But that was my point (and one that ootb for which predictably avoiding direct questions) – no consumer has ever bought a product because of DRM. However, I can testify to the fact that many publishers have lost sales as a direct result of DRM. Since its entire stated function is to prevent piracy and thus remove lost sales as a result, all DRM is a failure if more people avoid it than would have without the DRM.

Alas, this is an impossible metric to accurately measure, so some publishers are doomed to the cycle of idiocy (“we’re losing sales? more DRM!”, never realising that the DRM itself was to blame for lost sales).

Anonymous Coward says:

Re: Re: Re:4 Change to "Nintendo's is one of the most" SUCCESSFUL!

I doubt any media exec with half a brain believes DRM will stop piracy. Their insistence on using it is to slow casual piracy.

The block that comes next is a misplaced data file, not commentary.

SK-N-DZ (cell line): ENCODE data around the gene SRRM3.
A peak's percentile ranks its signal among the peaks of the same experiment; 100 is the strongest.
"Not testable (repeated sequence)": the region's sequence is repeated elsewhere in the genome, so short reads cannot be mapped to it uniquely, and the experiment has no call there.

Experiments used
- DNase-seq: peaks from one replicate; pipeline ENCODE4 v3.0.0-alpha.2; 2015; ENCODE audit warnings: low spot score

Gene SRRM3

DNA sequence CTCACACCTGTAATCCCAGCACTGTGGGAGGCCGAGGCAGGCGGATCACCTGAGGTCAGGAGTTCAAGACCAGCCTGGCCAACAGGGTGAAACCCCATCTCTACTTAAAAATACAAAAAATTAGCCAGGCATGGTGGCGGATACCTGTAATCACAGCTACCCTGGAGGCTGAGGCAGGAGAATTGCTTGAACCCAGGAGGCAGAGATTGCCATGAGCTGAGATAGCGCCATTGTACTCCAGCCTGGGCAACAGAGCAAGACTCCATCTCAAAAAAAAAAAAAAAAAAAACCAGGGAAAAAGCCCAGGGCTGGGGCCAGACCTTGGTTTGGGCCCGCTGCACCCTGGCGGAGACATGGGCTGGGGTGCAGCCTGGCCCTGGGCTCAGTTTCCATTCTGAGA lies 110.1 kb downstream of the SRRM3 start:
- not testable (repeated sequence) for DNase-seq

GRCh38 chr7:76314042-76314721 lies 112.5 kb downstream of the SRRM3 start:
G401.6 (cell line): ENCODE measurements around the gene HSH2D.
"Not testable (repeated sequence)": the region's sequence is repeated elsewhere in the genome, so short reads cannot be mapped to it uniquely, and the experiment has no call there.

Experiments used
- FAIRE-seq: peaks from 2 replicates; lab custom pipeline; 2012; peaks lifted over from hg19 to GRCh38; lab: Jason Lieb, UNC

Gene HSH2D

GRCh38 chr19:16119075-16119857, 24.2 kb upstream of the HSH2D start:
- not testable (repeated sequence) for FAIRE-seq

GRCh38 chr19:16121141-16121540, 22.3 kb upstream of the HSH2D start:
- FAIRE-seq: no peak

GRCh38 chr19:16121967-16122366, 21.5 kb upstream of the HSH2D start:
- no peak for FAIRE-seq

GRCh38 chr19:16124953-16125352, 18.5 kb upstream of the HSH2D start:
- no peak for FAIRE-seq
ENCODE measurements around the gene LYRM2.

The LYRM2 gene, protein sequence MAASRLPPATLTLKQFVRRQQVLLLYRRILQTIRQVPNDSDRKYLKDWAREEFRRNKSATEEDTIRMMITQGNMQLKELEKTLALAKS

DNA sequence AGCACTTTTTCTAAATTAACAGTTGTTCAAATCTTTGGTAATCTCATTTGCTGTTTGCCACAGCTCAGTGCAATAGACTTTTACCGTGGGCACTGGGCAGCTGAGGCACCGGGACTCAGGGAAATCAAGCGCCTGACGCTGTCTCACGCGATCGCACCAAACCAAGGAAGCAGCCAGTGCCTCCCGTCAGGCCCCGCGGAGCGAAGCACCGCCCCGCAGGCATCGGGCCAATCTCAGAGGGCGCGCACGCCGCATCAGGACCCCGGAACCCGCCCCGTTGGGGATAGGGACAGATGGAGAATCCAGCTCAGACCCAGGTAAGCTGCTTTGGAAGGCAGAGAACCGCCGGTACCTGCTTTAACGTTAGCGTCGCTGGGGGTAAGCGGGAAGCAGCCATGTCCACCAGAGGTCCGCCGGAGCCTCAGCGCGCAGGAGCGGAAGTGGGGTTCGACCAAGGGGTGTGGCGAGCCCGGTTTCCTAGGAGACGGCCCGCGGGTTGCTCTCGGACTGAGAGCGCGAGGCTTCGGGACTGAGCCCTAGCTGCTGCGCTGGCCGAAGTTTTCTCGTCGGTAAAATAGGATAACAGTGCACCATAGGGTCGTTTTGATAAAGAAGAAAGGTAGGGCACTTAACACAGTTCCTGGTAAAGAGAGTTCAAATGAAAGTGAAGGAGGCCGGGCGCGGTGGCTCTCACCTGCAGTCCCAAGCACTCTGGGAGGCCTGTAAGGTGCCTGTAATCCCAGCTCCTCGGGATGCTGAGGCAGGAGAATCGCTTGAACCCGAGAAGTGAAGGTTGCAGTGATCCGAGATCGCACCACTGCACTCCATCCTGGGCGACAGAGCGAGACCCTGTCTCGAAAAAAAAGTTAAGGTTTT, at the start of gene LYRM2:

Make it a big enough pita that a non tech savvy person can no longer do it with ease, their thinking is that person will be more likely to buy it if they want it bad enough.

Not everyone is going to take the time, or have the means or inclination to download, so if making a copy isn’t easy they will either buy or pass. The people who refuse to buy due to DRM are a lost cause in their eyes and were never factored into their sales forecast anyway.

Considering the company with some of the worst DRM in the industry’s history sold 7 million copies of Assassins Creed 3, I doubt they are that concerned with the people who refuse to buy DRMed media.

PaulT (profile) says:

Re: Re: Re:5 Change to "Nintendo's is one of the most" SUCCESSFUL!